LRT campaign cost $728K, more than twice original amount

The city of Edmonton spent $351,000 on hiring a Vancouver firm to promote LRT expansion, CBC News has learned.
Mayor Don Iveson told the public in February that the LRT campaign would cost $275,000. (CBC )

The city of Edmonton spent $351,000 on hiring a Vancouver firm to promote LRT expansion, CBC News has learned.

That’s on top of the $275,000 Mayor Don Iveson said the city was spending in February. Everything else was supposed to be done “in house”

However, documents obtained by CBC through a freedom of information request show the total for the promotional campaign was $728,000, more than twice what the public was originally told.

Iveson said he was not trying to mislead anyone. 

“I meant the advertising campaign when I was talking about a $275,000 campaign,” he said.

“We did get additional help to do the government relations side and I think it was money well-spent because we achieved our objective.

The agreement with the Stewart Group was a sole-source contract approved by city manager Simon Farbrother two months ago.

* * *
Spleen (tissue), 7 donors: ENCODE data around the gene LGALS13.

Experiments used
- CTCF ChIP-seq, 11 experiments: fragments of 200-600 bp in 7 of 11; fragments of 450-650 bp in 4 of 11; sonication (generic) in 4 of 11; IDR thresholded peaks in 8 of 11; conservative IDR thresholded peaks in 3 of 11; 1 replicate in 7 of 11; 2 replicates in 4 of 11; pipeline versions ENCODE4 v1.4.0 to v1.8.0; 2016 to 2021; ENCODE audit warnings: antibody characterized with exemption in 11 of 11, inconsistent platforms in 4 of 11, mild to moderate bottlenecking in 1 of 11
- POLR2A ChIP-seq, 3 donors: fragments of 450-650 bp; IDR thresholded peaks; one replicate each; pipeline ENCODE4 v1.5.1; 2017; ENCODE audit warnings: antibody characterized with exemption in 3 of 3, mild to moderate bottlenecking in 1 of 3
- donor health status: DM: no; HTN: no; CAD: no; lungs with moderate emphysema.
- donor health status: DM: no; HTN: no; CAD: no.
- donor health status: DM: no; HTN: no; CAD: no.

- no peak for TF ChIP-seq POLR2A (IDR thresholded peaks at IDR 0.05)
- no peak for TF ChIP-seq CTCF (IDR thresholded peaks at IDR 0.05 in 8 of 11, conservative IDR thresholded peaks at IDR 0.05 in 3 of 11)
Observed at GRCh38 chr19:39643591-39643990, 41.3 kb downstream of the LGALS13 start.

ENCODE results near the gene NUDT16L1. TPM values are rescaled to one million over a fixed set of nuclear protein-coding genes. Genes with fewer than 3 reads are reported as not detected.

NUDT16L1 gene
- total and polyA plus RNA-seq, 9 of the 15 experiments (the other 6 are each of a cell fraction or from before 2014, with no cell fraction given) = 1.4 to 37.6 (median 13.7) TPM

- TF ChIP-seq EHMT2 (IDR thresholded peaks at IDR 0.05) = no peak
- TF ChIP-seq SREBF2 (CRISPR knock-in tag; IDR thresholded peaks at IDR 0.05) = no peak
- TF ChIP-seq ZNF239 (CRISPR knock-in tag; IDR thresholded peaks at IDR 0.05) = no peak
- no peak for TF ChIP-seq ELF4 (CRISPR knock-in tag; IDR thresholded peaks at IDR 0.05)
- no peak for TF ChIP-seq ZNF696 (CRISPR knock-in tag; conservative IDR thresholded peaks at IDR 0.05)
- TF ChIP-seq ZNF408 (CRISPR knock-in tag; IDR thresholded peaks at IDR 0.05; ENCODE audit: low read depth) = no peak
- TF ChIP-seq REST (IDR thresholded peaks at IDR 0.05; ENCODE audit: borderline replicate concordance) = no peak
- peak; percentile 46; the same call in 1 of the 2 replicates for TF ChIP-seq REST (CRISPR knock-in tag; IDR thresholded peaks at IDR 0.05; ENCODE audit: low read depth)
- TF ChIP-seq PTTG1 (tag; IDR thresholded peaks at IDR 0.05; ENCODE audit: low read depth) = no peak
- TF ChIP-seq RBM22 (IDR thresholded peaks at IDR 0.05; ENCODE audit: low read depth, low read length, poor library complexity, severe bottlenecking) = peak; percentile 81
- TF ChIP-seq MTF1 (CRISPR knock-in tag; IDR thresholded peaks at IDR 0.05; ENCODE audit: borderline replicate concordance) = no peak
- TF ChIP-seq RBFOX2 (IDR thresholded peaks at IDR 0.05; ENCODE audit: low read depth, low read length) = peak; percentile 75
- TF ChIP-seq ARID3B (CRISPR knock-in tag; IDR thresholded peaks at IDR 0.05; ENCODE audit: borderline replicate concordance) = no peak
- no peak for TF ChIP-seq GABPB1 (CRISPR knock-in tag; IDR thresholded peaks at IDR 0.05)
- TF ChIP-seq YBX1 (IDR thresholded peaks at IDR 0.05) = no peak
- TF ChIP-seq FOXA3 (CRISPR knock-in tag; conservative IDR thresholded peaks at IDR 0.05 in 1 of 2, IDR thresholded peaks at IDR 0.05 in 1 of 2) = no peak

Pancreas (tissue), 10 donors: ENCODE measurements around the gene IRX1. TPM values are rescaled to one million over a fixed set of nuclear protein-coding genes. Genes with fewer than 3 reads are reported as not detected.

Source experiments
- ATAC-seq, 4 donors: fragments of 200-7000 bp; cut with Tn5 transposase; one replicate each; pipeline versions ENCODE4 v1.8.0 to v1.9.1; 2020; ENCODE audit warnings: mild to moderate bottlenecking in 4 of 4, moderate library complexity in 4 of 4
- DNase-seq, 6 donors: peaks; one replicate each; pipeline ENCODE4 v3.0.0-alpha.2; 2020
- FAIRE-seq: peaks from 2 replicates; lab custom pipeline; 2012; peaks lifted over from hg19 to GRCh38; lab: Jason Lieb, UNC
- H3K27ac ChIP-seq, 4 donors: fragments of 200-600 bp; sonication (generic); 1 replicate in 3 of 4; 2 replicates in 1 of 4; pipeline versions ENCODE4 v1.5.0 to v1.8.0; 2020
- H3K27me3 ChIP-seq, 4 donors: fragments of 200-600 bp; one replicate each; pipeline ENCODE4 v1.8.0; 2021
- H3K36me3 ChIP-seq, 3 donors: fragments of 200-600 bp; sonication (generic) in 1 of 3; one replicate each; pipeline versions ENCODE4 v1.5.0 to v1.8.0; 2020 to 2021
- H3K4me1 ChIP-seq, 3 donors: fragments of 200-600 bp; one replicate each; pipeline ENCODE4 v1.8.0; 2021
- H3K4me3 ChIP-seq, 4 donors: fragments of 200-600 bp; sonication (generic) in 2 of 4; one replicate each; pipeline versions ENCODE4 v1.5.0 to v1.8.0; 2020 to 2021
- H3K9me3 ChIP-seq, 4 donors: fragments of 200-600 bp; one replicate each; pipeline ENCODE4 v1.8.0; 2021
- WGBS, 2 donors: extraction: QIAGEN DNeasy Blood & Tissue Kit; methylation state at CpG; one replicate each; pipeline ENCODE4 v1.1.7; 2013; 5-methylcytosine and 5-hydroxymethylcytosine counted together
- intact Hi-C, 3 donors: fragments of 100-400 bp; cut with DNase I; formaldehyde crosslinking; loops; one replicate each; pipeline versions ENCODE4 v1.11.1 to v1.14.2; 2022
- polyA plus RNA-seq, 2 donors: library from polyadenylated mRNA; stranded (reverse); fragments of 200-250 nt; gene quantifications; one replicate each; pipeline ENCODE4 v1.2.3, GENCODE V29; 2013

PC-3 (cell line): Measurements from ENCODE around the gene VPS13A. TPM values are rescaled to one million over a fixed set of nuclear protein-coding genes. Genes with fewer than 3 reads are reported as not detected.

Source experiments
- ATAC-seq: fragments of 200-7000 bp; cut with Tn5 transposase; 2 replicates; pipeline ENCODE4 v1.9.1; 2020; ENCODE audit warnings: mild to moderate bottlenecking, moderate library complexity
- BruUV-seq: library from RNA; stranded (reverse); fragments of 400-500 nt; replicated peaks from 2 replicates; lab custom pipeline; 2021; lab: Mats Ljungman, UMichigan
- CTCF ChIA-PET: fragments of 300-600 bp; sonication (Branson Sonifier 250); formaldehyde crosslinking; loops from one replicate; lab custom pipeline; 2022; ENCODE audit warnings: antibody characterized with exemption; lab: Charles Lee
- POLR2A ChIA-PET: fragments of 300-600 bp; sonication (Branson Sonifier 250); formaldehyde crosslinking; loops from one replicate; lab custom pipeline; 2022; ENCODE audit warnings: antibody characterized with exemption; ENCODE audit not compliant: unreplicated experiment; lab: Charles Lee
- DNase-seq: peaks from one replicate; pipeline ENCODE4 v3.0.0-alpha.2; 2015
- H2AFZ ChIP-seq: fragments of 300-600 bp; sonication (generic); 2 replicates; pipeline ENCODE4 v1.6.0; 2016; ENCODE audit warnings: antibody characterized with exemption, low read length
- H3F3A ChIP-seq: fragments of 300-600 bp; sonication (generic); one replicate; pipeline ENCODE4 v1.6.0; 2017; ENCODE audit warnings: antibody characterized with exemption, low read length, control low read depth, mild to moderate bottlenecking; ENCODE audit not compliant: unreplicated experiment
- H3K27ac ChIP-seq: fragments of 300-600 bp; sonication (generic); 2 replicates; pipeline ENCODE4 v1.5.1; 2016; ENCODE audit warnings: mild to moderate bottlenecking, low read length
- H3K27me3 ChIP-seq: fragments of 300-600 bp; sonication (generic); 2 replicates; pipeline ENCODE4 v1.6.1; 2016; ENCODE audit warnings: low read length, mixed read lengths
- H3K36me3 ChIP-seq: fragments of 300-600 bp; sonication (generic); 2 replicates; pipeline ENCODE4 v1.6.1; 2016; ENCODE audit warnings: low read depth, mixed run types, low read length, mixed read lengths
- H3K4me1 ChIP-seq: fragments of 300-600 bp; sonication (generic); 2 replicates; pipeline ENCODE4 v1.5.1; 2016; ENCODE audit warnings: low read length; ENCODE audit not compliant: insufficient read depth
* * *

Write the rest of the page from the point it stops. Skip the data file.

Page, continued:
While Iveson knew about the contract, at least three city councillors say they did not. 

“I'll be asking the city manager...why we weren't made aware of that in any way, shape or form,” Coun. Dave Loken said. 

“I think we'll probably have some questions for the mayor,” said Coun. Scott McKeen.

"I don't recall a sole source contract," Coun. Mike Nickel said. 

Derek Fildebrandt with the Canadian Taxpayers Federation is concerned that the contract was not put out to tender.

“This sets off so many alarm bells,” he said.  “This was not spending directly approved by council. I think a serious second look needs to be taken here.”


  • CBC has clarified that the Stewart Group provided consulting services to the City of Edmonton to enable the mayor to more effectively lobby the provincial and federal governments.
    Apr 15, 2014 2:49 PM MT

With files from the CBC's Janice Johnston


To encourage thoughtful and respectful conversations, first and last names will appear with each submission to CBC/Radio-Canada's online communities (except in children and youth-oriented communities). Pseudonyms will no longer be permitted.

By submitting a comment, you accept that CBC has the right to reproduce and publish that comment in whole or in part, in any manner CBC chooses. Please note that CBC does not endorse the opinions expressed in comments. Comments on this story are moderated according to our Submission Guidelines. Comments are welcome while open. We reserve the right to close comments at any time.